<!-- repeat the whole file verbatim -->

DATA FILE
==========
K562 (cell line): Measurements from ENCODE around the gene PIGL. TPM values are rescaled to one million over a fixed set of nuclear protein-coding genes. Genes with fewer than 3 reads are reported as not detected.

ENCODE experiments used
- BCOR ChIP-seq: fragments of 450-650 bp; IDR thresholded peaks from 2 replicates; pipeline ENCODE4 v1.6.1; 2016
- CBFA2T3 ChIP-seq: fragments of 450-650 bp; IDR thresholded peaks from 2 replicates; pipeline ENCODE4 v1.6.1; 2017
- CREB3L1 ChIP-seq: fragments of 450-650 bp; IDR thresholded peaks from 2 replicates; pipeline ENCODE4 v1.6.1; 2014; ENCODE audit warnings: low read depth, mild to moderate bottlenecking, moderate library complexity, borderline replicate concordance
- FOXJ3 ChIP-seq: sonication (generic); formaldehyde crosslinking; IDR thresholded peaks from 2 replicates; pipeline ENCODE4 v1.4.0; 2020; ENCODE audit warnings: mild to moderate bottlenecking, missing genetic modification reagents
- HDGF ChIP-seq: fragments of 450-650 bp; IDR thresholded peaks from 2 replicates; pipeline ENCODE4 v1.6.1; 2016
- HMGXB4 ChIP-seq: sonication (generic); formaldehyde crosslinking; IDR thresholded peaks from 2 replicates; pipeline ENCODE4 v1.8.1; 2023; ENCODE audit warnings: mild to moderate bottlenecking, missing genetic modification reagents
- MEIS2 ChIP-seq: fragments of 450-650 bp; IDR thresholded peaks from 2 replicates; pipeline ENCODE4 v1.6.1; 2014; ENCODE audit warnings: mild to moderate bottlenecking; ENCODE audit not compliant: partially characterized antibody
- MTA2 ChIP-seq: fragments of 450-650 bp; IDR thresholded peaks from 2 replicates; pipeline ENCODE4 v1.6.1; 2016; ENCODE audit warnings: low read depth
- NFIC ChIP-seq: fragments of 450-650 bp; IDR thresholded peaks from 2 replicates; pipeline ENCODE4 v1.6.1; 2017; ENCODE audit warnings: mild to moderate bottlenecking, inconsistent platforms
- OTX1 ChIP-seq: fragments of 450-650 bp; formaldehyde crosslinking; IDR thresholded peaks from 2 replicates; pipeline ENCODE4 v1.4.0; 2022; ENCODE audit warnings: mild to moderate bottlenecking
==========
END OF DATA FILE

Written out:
K562 (cell line): Measurements from ENCODE around the gene PIGL. TPM values are rescaled to one million over a fixed set of nuclear protein-coding genes. Genes with fewer than 3 reads are reported as not detected.

ENCODE experiments used
- BCOR ChIP-seq: fragments of 450-650 bp; IDR thresholded peaks from 2 replicates; pipeline ENCODE4 v1.6.1; 2016
- CBFA2T3 ChIP-seq: fragments of 450-650 bp; IDR thresholded peaks from 2 replicates; pipeline ENCODE4 v1.6.1; 2017
- CREB3L1 ChIP-seq: fragments of 450-650 bp; IDR thresholded peaks from 2 replicates; pipeline ENCODE4 v1.6.1; 2014; ENCODE audit warnings: low read depth, mild to moderate bottlenecking, moderate library complexity, borderline replicate concordance
- FOXJ3 ChIP-seq: sonication (generic); formaldehyde crosslinking; IDR thresholded peaks from 2 replicates; pipeline ENCODE4 v1.4.0; 2020; ENCODE audit warnings: mild to moderate bottlenecking, missing genetic modification reagents
- HDGF ChIP-seq: fragments of 450-650 bp; IDR thresholded peaks from 2 replicates; pipeline ENCODE4 v1.6.1; 2016
- HMGXB4 ChIP-seq: sonication (generic); formaldehyde crosslinking; IDR thresholded peaks from 2 replicates; pipeline ENCODE4 v1.8.1; 2023; ENCODE audit warnings: mild to moderate bottlenecking, missing genetic modification reagents
- MEIS2 ChIP-seq: fragments of 450-650 bp; IDR thresholded peaks from 2 replicates; pipeline ENCODE4 v1.6.1; 2014; ENCODE audit warnings: mild to moderate bottlenecking; ENCODE audit not compliant: partially characterized antibody
- MTA2 ChIP-seq: fragments of 450-650 bp; IDR thresholded peaks from 2 replicates; pipeline ENCODE4 v1.6.1; 2016; ENCODE audit warnings: low read depth
- NFIC ChIP-seq: fragments of 450-650 bp; IDR thresholded peaks from 2 replicates; pipeline ENCODE4 v1.6.1; 2017; ENCODE audit warnings: mild to moderate bottlenecking, inconsistent platforms
- OTX1 ChIP-seq: fragments of 450-650 bp; formaldehyde crosslinking; IDR thresholded peaks from 2 replicates; pipeline ENCODE4 v1.4.0; 2022; ENCODE audit warnings: mild to moderate bottlenecking